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Are Venezuelans Illegal Migrants?

By: José Ignacio Hernández

The forced transportation of Venezuelan migrants from Texas and Florida to Washington D.C. and Massachusetts has resulted in a debate about whether they could be deemed “illegal migrants.

To begin with, the “illegal migrant” label cannot justify forced transportation. And, in any case,  that label doesn’t adequately characterize the situation of the Venezuelan migrants.

As the International Organization for Migration has concluded, “illegal migration” is a dehumanizing term that stigmatizes human mobility and could pave the way for degradant treatment. Therefore, it is preferable to refer to “irregular migration”, to describe the human mobility conducted beyond the regular migration channels of the host country.

The U.S. Law uses a similar expression: undocumented migrants, to describe the people that have entered the U.S. without fulfilling the regular migration controls. From that perspective, the Venezuelan people entering the U.S. through informal channels (like crossing the Rio Grande) are undocumented migrants -which does not prejudice their legal status.

The legal status of undocumented migrants should be determined according to the nature of the flows from Venezuela. In that sense, the Inter-American Human Rights Commission has concluded that Venezuelan human flows should be treated as a humanitarian crisis due to the complex humanitarian emergency in Venezuela. Consequently, the host states -including the U.S.- have the duty to provide humanitarian assistance to the Venezuelan people.

From that perspective, Venezuelan migrants are undocumented precisely because they are part of a humanitarian crisis that has forced them to leave Venezuela, facing perils such as the Darién Gap.

A possible legal path is to consider the Venezuelan people as refugees. But the refugee concept in the U.S. is very narrow. It includes all the people outside the U.S. who are “unable or unwilling to return to” their home country, in this case, Venezuela. The impossibility to return must be based on “persecution or a well-founded fear of persecution on account of race, religion, nationality, membership in a particular social group, or political opinion“. This is a very restrictive concept that doesn’t meet the expanded concept of refugees adopted in the Inter-American Law, which includes the people that cannot return to their home country because of severe political and economic crises.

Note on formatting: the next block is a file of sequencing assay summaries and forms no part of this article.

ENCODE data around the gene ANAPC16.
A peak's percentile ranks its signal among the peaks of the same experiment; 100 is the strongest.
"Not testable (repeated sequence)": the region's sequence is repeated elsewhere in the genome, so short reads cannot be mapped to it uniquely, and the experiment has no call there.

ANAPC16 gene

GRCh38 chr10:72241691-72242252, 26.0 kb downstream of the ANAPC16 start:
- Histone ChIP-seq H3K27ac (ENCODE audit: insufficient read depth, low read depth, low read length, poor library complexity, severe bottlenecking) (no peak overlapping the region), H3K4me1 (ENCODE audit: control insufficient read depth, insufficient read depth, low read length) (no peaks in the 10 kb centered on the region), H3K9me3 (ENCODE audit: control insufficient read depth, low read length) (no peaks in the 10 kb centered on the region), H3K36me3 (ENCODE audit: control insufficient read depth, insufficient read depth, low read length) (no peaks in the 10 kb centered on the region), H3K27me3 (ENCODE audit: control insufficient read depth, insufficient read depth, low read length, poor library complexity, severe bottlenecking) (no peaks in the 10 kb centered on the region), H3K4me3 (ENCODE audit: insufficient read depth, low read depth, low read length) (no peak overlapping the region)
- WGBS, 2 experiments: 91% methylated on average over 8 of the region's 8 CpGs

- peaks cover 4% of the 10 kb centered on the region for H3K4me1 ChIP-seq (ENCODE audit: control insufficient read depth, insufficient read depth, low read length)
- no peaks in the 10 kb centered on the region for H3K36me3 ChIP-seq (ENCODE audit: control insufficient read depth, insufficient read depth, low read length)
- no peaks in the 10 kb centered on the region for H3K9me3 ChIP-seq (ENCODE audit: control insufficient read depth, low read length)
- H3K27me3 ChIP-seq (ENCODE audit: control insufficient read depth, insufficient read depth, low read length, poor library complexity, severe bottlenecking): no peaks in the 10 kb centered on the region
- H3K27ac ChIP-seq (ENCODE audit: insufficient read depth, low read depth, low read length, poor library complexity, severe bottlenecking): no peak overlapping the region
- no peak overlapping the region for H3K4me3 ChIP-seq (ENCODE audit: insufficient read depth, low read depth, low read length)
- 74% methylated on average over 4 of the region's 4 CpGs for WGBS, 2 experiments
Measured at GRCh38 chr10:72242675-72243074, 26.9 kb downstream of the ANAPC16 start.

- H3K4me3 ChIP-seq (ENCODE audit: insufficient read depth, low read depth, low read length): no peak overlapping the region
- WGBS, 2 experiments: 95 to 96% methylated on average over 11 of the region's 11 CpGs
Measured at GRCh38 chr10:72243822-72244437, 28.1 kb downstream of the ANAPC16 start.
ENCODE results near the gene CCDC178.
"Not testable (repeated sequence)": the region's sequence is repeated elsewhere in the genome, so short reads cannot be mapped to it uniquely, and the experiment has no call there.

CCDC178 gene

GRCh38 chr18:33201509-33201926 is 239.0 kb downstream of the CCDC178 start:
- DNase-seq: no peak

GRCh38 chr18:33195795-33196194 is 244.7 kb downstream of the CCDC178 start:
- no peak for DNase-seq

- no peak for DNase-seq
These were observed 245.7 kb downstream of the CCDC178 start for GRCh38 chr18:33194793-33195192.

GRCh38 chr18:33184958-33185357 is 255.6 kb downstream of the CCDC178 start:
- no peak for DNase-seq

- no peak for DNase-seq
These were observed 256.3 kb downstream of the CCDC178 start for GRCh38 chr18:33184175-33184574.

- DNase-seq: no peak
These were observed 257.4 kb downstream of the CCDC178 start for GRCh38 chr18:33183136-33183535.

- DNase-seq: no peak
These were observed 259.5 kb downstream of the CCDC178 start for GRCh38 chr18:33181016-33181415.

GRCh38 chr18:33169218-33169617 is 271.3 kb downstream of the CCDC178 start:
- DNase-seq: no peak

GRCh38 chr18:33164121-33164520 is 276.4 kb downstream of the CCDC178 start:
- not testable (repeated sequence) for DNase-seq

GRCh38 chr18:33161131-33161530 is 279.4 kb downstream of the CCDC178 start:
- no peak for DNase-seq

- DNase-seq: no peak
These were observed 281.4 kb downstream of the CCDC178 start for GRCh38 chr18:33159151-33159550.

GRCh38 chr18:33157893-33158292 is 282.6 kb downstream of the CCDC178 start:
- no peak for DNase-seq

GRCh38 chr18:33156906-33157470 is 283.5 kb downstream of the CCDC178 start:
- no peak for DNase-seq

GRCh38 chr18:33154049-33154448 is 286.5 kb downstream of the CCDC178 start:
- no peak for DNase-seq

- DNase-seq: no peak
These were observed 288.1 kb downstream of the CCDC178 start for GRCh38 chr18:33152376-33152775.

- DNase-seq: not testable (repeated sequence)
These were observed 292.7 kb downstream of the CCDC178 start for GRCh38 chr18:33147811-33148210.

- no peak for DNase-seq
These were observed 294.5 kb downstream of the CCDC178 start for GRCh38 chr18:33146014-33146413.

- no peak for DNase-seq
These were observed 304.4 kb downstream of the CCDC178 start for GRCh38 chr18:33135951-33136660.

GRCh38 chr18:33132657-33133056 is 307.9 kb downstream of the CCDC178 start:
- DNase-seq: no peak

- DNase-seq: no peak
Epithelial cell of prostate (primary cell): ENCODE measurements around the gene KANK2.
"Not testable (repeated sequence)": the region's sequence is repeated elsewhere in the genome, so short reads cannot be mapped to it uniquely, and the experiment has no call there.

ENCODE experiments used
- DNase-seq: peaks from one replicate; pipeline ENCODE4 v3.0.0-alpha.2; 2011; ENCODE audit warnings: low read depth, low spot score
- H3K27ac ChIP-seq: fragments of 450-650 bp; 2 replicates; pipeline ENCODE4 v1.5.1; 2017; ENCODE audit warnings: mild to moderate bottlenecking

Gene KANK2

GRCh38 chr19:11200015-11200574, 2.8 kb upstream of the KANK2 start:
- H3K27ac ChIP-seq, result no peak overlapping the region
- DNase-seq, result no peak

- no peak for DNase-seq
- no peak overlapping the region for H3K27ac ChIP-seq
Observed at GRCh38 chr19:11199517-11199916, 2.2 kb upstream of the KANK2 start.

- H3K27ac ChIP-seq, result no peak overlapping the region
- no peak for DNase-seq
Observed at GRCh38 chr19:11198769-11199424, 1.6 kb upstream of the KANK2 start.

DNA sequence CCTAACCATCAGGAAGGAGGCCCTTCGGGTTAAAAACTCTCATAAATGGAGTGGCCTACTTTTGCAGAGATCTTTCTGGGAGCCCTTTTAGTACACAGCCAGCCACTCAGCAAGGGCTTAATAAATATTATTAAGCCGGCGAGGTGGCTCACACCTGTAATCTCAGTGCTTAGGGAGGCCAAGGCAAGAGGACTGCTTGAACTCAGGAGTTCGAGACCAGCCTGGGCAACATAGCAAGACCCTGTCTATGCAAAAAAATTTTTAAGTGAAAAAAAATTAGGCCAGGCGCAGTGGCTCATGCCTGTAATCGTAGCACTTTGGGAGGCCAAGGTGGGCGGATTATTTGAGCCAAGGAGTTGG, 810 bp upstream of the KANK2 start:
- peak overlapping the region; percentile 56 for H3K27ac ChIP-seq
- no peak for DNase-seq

That is the situation of the Venezuelan people. On January 19, 2021, the U.S. Government adopted deferred enforced departure (DED) measures for certain Venezuelans, considering that the Venezuelan migration was caused by “the worst humanitarian crisis in the Western Hemisphere in recent memory“. A few months later, the Government granted a temporary protected status (TPS) becauseVenezuela is currently facing a severe humanitarian emergency”.

If Venezuelan migrants are undocumented, it is because they are escaping from a humanitarian emergency, as the U.S. Government has recognized. Consequently, they should be treated following humanitarian standards, according to the Inter-American Human Rights Commission’s guidelines, which apply to the U.S.

The forced relocation of Venezuelans is not a humanitarian treatment. This relocation was implemented with deceit and political use of the Venezuelan people. It is worth recalling that even undocumented migrants are human beings vested with unalienable rights, including human dignity. More particularly, the U.S. Law prohibitscruel, inhuman, or degrading treatment or punishment of persons under custody or control of the United States Government”. That prohibition, of course, applies to undocumented migrants.

Humanitarian Law encourages the resettlement of refugees and migrant as a policy aimed at reinforcing their human dignity. But forcefully transporting the Venezuelan to Martha’s Vineyard or the Vice President’s home in Washington, D.C., is far from humanitarian resettlement. It is degrading because Venezuelans are used as instruments (for any political purpose behind the forced transportation policies).

But we need to consider the other side of the problem. If there are undocumented migrants is because there is a failure in the U.S. migration system that cannot provide regular pathways of entry. As the Los Angeles Declaration recently reinforced, the U.S. migration policy must provide regular avenues of access. At the same time, it must adopt a holistic policy to tackle the root causes of the Venezuelan migration crisis, that is, the criminal and predatory policies of Nicolás Maduro. Weakening Maduro’s capacity to conduct his predatory policies is, therefore, a way to address those root causes.

What to do, then? The U.S. needs to design and implement a policy based on the humanitarian nature of the Venezuelan crisis. That policy could facilitate economic integration, solving some of the problems facing the U.S. economy due to the lack of workforce.

The policy towards the Venezuelan crisis must be regional, though. This is not only a U.S. problem but for the region. It is necessary to reinforce regional cooperation to provide humanitarian assistance and tackle the root causes of the Venezuelan humanitarian emergency.

Forcibly moving migrants from Texas and Florida to Washington, D.C., and Massachusetts, using the label of illegal migrants, will not solve the problem. Quite the contrary, it will aggravate it. The Los Angeles Declaration has the blueprint of the holistic policy the U.S. must implement. It’s time for action.

José Ignacio Hernández is a Venezuelan lawyer. He is a fellow at Growth Lab- Harvard Kennedy School.

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